Our first stage in Alpine was 28 miles and the dogs ran fantastic, and after a beautiful run on day one, I was excited to get back out on the trail the next day.
Pinedale was more open and flat, which means it’s basically the opposite of where we train, and the dogs loved it! The open country made it harder to guage exact distance, that or I’m just not used to seeing a team so far away, considering that where we race for the most part has a good amount of trees. The sun was shining and I desperately wished I had remembered my sunglasses.
The team turned around from day one and ran Pinedale better than any other run this season, turning out a great run time and everyone came in happy, tails wagging, and ready for more!
I fully expected to finish in the back three of the class, but the dogs far exceeded expectations, worked phenomenally together, and turned out the two best runs of the season landing us in 3rd place overall!
So basically, in case the free concession stand with food and candy wasn’t enough, I also don’t have to leave any checkpoints. Does this mean we’ll be going back to Stage Stop? Absolutely. Maybe to run the big event? Anything can happen. Like I was telling my mom on the way home, I can see running Stage Stop AND mid-distance races being my thing. No one said I had to choose.
Only time will tell.
We just may be crazy enough.
Every time I go to type this blog post, I can’t make myself finish it. I realize that may be hard to understand. When you go through an intense experience like I did with my team, you change. I can say with confidence that I was a completely different person when I crossed the 2018 Junior Iditarod finish line than I was When I started the race.
For most, the excitement of my team running the race has faded, not from memory, but from thought.
I still think of it every single day. My heart longs to be back there, and it breaks that I can’t. The Junior Iditarod cutoff age is 17, and I will be 18 by the time the race begins.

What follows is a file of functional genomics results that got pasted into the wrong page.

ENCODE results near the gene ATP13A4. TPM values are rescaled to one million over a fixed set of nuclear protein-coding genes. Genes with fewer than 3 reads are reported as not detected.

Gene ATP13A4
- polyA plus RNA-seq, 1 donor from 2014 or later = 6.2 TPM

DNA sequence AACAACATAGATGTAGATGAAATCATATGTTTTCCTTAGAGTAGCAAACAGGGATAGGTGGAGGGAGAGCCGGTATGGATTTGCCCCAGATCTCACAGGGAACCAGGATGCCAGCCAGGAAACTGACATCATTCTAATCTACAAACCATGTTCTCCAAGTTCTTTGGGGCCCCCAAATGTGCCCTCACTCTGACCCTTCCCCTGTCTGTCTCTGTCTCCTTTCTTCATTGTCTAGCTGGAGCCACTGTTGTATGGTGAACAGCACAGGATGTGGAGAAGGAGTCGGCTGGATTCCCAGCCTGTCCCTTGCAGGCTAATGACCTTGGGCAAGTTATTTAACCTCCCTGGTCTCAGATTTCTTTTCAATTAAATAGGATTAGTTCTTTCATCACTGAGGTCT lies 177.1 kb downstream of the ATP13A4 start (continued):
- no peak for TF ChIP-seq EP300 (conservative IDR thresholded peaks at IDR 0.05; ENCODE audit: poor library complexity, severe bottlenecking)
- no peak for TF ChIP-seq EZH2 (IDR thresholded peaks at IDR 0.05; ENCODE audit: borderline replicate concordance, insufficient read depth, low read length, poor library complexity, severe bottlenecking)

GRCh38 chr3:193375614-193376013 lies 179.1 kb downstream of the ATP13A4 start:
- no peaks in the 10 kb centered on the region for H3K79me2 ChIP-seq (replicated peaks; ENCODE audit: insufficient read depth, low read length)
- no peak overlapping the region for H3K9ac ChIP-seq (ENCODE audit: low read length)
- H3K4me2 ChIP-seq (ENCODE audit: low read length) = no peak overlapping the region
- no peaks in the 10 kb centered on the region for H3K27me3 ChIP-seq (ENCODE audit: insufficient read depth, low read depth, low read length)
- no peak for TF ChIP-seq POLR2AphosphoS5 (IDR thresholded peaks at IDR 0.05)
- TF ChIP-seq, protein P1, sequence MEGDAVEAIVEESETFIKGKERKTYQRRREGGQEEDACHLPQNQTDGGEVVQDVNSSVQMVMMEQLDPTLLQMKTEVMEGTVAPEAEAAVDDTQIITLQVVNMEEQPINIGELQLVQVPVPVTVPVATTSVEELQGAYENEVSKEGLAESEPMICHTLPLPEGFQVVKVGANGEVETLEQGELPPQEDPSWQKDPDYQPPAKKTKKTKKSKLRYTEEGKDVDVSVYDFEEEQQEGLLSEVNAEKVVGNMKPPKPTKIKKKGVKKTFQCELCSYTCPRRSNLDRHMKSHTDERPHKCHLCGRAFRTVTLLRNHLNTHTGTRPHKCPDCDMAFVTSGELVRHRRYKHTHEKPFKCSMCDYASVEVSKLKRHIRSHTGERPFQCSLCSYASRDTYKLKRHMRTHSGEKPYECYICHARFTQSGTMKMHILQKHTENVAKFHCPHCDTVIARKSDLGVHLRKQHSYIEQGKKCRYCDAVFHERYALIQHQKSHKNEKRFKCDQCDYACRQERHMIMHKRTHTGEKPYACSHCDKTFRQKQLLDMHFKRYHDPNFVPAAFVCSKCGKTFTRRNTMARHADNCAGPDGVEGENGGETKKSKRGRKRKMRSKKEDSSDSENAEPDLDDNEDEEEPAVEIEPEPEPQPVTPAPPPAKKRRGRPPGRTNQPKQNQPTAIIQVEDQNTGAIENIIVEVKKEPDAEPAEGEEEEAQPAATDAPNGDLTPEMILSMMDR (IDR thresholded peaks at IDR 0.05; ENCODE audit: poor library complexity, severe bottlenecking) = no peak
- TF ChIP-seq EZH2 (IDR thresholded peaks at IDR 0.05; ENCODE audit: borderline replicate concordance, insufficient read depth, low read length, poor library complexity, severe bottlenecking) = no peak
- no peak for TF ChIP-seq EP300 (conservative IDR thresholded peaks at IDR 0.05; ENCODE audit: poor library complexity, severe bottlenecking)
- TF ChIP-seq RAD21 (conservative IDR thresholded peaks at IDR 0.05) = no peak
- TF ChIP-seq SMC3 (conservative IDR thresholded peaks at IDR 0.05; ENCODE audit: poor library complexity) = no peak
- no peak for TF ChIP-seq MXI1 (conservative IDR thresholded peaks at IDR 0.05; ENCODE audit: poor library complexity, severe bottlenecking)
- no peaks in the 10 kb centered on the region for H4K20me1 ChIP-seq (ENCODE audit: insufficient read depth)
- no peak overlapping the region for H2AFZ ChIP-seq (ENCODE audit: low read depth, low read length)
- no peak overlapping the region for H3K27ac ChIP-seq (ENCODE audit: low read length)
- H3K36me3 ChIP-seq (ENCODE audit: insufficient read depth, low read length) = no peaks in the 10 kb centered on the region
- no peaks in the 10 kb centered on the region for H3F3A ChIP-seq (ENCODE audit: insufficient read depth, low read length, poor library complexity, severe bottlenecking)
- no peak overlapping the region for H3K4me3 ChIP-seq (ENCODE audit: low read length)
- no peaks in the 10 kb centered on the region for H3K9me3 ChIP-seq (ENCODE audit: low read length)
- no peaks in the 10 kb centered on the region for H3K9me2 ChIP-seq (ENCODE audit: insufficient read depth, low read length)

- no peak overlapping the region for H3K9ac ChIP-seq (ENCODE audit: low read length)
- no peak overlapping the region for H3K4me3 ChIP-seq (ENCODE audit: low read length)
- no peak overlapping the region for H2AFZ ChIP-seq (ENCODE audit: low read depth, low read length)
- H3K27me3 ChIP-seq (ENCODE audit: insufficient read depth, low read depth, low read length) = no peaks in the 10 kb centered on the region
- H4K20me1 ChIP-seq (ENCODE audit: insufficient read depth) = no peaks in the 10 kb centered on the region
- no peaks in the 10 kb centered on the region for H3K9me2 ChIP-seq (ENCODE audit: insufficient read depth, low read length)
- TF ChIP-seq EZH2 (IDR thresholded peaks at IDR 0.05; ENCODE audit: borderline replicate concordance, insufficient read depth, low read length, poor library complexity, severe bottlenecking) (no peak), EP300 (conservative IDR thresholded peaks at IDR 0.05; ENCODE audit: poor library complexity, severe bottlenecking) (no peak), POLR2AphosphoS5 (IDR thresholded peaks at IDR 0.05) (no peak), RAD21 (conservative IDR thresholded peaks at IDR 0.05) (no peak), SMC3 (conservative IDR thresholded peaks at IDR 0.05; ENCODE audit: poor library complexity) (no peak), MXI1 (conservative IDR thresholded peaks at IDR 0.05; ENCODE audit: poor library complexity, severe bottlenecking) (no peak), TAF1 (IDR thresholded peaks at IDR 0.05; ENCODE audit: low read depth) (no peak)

Coming back from something like Junior Iditarod is really hard, I’m not going to lie. When you put all of everything towards one thing, and you go out and accomplish that goal, and then its just over. Just under 31 hours. Thats how long it took for a years worth of work to be put to the test and completed.
Most of the drive back was me reflecting, and sleeping. The accumulation of mental exhaustion of the entire season was finally coming to an end, and I no longer had to charge through, ignoring it and continuing on. The first person I told the story of Jr. Iditarod to was my grandmother. What was meant to be a five minute phone call to let her know I was okay and heading home, turned into two and a half hours of reliving the race.
We drove back down through Canada and into Montana, heading for Laura’s house to pick up the dogs that hadn’t made my Jr. Iditarod team and stayed with her, and return the four dogs I had used for the race. We spent a little less than a week there.
It was after we left Laura’s, and returned home that it hit harder. Laura had warned me, while I was still in Alaska, just after finishing the race, what actually finishing would be like.
I called the very next morning after our finish, and after a year of two hour long phone conversations with at least fifteen to twenty questions each, the only one on my mind was, “What now?”.
It was a strange feeling. Like I was so full and happy and proud and ecstatic because oh my god we made it, but I was also empty, and confused, because it was just over.
“Everyone tells you how to run the race, but no one tells you how to finish it.”
That was probably the most helpful thing she could have said in that moment. She told me that it was hard, coming off a race that you’ve put so much into, that I might feel a little depressed, that coming home might be challenging.
You’ve just put your soul into this race, and now you’ll return home, and everyone is still just going about like life hasn’t changed forever.
And so we returned home. And sure enough life was moving, and I was in a whole other world.
It was a struggle, but I took comfort in knowing I was not the only musher that had gone through it, nor would I be the last. I took comfort with the dogs and the solace they gave me.